Libertine Botany

Winter 2022

Guest Editors, Natania Meeker and Antónia Szabari

Plant sexual life becomes the subject of intense discussions in early modern botany. How does France, with its legacy of materialist libertine thought, become a hub for botanically-informed critique of human sexual norms and practices? How is early modern botany enmeshed with desire? “Libertine Botany” charts premodern explorations of the nonbinary sexuality of plants and investigates their effects on the gendering of the human polis. In conversation with contemporary discussions of sexuality, this special issue studies how-- through a body of work anticipating queer politics, art, and ecology – the alien pleasures of plants give new contours to human experience.

In press

 

Spring 2023

Poétiques de l'émeute / The Poetics of Riot

Guest Editors, Justine Huppe and Julien Jeusette

Along with the recent increase in riots observed by sociologists, anthropologists, and historians in France and in the world, there is a fascination for this kind of protest in contemporary literature (David Dufresnes, Lola Lafon, Wilfried N’Sondé, Eric Vuillard…). How do authors deal with this elusive reality that the media often reduce to an irrational and violent crowd movement? To map contemporary riot poetics, this issue examines the riot as a literary phenomenon and describes its specific forms, its political stakes, and its models in the history of literature.

Send proposals in English or French (250-300 words) together with a short biography to Justine Huppe (justine.huppe@uliege.be) and Julien Jeusette (julienjeusette@hotmail.com) by January 15, 2022. The deadline for completed articles (no more than 6,000 words, including notes) is July 15, 2022.

 

Summer 2023

Jean Echenoz, “comme une nécessité physique”: Action and Bodies in Space.

Guest Editor, Sara Bédard-Goulet

Jean Echenoz’s writing has generated significant scholarship on space, with less attention paid to the “physical necessity” of how bodies exist in space. How does space affect them? How do they contribute to shaping space? This special issue combines literary analyses of Echenoz’s work and theoretical approaches to the body, its existence and movements in the humanities and social sciences.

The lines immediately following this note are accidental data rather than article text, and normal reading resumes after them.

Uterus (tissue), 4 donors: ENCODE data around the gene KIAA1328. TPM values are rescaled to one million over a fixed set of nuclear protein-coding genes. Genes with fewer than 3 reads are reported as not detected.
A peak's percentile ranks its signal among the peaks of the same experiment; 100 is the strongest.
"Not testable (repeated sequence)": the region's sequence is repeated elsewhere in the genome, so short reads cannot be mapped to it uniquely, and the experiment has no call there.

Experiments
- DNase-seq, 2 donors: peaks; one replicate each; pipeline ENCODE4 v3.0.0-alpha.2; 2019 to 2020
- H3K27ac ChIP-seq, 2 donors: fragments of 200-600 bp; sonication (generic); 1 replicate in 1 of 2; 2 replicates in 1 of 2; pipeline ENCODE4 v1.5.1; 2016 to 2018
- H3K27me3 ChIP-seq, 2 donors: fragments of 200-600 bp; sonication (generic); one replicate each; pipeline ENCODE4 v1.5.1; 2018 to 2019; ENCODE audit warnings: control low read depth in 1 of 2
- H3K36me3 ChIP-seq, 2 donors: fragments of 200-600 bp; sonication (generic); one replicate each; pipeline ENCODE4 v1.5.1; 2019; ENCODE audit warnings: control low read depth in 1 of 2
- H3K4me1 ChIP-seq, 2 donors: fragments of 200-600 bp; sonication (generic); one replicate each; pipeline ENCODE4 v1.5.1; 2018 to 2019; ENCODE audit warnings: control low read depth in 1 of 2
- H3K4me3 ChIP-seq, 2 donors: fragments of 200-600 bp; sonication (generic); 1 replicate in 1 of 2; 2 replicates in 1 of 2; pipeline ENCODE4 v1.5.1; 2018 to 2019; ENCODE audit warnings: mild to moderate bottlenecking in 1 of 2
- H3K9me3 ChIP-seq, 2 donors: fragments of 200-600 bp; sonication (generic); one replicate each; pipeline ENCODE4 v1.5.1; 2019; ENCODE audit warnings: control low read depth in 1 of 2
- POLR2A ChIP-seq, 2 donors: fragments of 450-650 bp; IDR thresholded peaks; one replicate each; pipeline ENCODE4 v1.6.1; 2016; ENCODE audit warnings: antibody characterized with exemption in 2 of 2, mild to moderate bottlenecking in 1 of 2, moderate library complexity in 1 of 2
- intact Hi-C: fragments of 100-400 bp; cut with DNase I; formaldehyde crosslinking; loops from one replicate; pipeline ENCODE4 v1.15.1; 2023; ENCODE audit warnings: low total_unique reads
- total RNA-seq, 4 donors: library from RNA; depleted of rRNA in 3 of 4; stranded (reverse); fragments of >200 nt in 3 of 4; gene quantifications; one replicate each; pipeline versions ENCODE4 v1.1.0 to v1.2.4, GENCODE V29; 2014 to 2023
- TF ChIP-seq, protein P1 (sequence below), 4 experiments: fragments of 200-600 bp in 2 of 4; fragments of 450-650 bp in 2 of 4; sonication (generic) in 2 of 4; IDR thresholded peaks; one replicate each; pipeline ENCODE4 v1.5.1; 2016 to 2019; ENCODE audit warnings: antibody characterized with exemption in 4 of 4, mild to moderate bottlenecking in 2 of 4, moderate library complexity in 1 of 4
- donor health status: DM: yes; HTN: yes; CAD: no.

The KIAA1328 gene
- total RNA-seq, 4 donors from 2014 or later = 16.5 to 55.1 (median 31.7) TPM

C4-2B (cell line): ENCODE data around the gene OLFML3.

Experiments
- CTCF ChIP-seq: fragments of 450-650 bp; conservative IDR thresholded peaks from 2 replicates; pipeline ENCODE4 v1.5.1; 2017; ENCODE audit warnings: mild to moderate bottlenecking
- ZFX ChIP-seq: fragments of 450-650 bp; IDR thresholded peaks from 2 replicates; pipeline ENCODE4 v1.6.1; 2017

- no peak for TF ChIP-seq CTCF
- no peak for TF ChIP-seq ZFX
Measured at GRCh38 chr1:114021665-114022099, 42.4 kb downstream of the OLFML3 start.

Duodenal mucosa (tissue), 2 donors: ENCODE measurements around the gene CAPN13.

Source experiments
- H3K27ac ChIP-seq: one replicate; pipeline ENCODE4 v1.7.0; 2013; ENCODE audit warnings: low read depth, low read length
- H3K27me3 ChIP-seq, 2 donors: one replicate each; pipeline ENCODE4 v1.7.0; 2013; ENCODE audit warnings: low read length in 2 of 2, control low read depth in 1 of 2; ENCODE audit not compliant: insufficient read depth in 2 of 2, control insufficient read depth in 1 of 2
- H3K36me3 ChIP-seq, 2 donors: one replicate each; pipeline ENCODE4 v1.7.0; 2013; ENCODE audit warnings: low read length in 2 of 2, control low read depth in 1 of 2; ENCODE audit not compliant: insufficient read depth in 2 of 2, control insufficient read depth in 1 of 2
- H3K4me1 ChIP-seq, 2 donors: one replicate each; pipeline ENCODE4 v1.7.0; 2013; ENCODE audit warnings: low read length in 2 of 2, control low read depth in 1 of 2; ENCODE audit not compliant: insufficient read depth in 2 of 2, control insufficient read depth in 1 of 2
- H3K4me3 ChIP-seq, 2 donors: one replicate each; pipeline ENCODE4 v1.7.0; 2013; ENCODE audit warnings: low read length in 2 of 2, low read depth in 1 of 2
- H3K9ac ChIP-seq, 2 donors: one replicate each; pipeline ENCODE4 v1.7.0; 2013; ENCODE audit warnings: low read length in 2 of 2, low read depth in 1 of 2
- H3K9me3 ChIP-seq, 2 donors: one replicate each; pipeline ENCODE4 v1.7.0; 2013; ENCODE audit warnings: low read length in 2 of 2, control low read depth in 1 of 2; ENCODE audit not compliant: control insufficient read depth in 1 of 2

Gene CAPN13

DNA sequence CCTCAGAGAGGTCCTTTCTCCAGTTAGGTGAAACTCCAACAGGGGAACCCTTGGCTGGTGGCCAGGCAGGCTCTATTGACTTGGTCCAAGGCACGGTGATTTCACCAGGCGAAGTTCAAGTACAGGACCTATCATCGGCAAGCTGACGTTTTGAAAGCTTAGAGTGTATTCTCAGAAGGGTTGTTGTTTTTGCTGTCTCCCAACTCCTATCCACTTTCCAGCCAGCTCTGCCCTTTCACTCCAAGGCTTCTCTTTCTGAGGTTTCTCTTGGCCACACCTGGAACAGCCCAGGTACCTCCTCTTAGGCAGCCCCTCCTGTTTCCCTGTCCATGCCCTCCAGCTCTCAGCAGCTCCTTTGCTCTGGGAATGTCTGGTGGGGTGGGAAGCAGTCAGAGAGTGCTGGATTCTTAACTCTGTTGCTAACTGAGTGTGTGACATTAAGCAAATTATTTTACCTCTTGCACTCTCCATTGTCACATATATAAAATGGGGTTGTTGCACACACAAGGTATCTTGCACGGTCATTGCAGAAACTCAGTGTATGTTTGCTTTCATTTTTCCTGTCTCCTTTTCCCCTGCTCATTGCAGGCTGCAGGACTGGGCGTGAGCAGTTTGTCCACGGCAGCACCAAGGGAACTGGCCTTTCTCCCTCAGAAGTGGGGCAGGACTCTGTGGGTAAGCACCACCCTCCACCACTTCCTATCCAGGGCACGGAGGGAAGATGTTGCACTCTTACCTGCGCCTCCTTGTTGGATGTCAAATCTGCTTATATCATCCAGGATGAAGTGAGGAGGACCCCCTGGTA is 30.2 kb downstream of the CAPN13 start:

In press

 

Fall 2023

Connecting Characters in Modern and Contemporary French-language Fiction

Guest Editors, Rebecca Grenouilleau-Loescher and Kat Haklin

This special issue examines character networks and interdependency in French-language fiction spanning the modern and contemporary periods. Approaching connection as a qualitative phenomenon, articles examine what connects characters in fictional works, how these links shape narrative meaning within and across texts, and how character interdependency reflects diverse social, political, and historical contexts. The issue’s range extends from modes of character interdependency in novel sequences of the nineteenth century to multi-perspectival fictions of today, narratives in intertextual dialogue, and transmedia adaptation.

Proposals in English or French (250-300 words) with a short biography to Rebecca Grenouilleau-Loescher (rloescher001@gmail.com) and Kat Haklin (khaklin@wustl.edu) by October 15, 2022. Completed articles (no more than 6,000 words, including notes) by March 1, 2023.

 

 

Winter 2023

Linda Lê

Guest Editors, Leslie Barnes, Tess Do, Jack A. Yeager

 

Spring 2024

Racial Capitalism

Guest Editor, Patrick Lyons

To date, the study of “Racial Capitalism” has had little impact on the field of French and Francophone Studies. To greet the forthcoming French translation of Cedric Robinson’s Black Marxism: The Making of the Black Radical Tradition (1983), this issue of L’Esprit Créateur invites scholars of French and Francophone literature, culture, history, and politics to incorporate the study of “Racial Capitalism” into the field. It particularly invites scholars working at the nexus of Marxist criticism and French and Francophone Studies to consider how “Racial Capitalism” as a conceptual framework might be adapted to contemporary Marxist approaches to literature, history, and culture.

Send proposals in English or French (250-300 words) together with a short biography to Patrick Lyons (patricklyons@berkeley.edu by January 15, 2023. The deadline for completed articles (no more than 6,000 words, including notes) is July 15, 2023.

 

Summer 2024

Growing Old in the Nineteenth Century / Vieillir au dix-neuvième siècle

Guest Editors, Elizabeth Emery and Florence Fix